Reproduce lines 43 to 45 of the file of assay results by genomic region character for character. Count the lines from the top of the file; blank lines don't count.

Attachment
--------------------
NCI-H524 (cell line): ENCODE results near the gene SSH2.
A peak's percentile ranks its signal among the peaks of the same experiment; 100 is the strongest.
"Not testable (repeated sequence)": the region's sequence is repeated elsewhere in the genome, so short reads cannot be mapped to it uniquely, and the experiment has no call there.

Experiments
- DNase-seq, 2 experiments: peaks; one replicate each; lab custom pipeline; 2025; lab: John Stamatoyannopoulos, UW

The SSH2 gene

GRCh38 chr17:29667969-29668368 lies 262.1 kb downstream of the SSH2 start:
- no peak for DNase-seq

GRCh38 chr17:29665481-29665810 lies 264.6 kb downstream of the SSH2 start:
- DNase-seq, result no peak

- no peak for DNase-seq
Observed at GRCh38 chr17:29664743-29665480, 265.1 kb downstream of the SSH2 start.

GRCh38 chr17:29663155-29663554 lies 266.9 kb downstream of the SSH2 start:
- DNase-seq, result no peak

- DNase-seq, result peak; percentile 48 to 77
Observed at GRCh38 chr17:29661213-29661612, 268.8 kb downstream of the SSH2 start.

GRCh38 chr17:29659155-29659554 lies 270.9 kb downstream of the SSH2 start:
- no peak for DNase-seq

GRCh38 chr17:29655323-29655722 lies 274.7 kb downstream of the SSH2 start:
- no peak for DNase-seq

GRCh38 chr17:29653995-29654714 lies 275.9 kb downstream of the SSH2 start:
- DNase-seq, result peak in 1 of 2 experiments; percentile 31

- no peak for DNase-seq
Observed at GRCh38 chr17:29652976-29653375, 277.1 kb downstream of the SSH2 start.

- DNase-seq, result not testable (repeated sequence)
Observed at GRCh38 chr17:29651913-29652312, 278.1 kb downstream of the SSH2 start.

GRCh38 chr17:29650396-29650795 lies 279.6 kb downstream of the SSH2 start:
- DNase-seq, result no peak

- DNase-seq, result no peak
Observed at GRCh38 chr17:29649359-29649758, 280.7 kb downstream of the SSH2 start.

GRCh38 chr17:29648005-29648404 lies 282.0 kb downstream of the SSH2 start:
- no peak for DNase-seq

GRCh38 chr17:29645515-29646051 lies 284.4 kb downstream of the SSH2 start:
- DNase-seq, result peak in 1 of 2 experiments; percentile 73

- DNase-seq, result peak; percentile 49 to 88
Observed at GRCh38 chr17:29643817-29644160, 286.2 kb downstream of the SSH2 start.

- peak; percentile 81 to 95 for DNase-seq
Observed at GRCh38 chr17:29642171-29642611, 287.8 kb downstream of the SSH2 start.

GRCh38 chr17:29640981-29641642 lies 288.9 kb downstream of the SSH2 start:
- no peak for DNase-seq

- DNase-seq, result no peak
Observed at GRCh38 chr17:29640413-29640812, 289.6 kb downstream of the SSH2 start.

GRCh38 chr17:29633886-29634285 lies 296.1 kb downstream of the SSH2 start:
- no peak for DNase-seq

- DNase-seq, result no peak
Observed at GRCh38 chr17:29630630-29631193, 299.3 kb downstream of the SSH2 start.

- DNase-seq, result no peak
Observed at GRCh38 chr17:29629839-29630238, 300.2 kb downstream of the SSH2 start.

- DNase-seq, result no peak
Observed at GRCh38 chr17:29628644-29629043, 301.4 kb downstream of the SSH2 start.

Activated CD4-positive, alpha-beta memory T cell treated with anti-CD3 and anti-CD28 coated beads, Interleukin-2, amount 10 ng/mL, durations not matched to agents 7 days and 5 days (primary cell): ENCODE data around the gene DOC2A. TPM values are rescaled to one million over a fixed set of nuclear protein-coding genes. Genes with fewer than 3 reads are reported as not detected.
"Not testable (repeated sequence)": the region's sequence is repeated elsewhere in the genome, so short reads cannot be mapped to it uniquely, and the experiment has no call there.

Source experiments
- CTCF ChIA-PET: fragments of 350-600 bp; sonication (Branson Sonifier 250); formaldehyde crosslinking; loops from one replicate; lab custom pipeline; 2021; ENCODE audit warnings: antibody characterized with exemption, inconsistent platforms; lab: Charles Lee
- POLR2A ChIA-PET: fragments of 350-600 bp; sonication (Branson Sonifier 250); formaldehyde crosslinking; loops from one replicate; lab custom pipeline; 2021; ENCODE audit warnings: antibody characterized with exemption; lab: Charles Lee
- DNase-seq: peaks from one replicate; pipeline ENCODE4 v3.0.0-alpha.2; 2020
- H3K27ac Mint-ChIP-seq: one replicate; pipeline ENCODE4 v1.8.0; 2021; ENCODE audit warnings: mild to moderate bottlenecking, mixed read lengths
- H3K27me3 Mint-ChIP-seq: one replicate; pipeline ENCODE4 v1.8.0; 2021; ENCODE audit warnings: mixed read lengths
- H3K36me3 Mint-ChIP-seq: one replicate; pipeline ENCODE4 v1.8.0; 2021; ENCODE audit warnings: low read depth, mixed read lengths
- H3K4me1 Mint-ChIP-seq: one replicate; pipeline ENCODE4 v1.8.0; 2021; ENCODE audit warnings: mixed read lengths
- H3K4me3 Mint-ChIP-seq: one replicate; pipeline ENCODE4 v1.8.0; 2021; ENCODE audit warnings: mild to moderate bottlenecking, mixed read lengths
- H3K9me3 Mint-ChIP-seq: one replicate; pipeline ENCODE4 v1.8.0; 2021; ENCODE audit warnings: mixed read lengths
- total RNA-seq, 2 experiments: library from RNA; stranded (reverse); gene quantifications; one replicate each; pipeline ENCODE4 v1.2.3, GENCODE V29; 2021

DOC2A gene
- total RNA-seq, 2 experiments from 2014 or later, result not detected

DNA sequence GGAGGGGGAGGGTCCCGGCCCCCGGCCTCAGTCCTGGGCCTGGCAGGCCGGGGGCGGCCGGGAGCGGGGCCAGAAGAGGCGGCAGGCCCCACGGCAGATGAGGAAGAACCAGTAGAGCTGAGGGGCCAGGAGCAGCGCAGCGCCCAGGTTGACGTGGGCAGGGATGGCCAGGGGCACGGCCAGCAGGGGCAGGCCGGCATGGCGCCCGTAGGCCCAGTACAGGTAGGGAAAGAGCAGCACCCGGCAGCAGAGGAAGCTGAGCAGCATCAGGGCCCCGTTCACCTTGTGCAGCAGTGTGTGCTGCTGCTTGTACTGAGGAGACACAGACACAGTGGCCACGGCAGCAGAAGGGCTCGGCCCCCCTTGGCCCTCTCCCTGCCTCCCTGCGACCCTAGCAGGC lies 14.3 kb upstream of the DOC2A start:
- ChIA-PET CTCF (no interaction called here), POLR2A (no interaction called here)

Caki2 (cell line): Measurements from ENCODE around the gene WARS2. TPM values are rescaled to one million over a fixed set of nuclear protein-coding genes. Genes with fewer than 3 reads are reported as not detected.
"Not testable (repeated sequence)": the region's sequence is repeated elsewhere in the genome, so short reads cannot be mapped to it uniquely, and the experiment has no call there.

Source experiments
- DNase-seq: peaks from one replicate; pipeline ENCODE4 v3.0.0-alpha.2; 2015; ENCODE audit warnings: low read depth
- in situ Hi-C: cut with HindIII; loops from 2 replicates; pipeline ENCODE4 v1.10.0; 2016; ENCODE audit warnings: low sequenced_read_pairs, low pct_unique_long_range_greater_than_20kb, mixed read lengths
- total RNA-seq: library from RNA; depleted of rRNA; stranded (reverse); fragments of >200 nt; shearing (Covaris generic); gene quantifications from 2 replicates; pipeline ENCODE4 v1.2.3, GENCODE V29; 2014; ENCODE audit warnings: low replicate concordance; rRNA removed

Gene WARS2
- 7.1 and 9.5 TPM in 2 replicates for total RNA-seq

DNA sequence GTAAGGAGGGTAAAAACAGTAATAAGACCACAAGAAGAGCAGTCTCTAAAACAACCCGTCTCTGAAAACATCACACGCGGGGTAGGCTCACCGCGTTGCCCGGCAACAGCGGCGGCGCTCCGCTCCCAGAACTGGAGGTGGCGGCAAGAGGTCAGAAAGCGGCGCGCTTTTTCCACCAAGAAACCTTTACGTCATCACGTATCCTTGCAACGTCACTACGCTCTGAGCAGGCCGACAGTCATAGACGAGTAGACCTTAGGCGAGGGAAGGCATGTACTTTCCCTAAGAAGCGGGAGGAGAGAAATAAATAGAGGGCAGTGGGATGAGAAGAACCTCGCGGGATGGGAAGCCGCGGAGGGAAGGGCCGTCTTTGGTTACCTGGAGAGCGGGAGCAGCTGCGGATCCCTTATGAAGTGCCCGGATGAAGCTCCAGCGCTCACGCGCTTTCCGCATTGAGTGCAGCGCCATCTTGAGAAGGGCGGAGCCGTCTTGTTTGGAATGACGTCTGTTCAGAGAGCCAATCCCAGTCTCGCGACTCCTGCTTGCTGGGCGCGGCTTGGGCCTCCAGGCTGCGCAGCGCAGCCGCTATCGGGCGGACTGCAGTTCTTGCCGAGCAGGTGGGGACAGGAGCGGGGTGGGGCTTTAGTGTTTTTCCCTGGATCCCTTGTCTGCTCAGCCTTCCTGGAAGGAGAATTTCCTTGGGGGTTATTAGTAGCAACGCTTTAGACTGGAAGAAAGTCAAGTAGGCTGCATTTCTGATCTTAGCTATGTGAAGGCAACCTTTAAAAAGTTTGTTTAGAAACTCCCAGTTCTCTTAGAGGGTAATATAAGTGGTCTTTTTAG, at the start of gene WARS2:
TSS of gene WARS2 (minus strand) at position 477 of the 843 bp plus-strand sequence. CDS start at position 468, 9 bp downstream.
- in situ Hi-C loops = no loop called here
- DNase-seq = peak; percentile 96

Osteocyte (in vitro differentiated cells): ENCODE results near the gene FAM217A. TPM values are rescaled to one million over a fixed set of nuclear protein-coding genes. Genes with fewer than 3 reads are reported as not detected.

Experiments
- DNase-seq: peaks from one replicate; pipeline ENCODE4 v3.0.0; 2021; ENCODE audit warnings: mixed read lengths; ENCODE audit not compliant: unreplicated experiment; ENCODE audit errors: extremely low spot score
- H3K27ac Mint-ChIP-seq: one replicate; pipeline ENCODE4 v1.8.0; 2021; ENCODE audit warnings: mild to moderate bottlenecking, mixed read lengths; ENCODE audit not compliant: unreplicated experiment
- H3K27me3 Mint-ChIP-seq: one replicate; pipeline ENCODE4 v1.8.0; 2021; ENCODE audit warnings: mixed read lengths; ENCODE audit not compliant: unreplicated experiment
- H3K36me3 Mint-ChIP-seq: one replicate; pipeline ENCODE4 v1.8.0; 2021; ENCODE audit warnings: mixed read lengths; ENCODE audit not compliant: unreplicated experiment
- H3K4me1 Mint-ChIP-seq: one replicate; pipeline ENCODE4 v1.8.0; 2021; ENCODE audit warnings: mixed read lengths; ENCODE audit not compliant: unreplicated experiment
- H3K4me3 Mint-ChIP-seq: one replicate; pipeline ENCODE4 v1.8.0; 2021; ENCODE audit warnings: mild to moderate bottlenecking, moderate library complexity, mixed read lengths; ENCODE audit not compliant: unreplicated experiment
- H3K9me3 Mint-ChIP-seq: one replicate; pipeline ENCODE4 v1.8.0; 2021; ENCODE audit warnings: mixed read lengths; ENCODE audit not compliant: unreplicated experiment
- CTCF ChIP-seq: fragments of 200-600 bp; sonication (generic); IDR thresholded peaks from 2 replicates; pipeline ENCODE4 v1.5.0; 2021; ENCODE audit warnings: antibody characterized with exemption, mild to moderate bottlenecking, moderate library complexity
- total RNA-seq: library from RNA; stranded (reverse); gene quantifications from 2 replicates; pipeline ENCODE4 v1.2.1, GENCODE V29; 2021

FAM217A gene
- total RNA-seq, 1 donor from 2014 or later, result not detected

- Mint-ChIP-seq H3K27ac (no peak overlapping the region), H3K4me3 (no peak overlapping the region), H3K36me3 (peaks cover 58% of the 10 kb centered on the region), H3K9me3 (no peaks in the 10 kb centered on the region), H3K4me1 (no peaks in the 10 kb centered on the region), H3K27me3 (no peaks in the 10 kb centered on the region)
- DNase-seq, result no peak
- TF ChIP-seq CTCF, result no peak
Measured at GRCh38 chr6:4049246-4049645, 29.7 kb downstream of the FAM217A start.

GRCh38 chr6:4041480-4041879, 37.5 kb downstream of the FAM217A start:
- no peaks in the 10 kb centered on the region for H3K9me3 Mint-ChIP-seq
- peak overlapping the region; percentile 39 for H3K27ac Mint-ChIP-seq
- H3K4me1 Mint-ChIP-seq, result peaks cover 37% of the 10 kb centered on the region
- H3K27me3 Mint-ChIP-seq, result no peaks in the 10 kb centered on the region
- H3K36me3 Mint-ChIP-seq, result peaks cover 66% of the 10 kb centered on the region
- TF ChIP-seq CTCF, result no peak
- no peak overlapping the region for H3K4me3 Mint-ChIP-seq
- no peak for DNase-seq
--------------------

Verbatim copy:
GRCh38 chr17:29633886-29634285 lies 296.1 kb downstream of the SSH2 start:
- no peak for DNase-seq

- DNase-seq, result no peak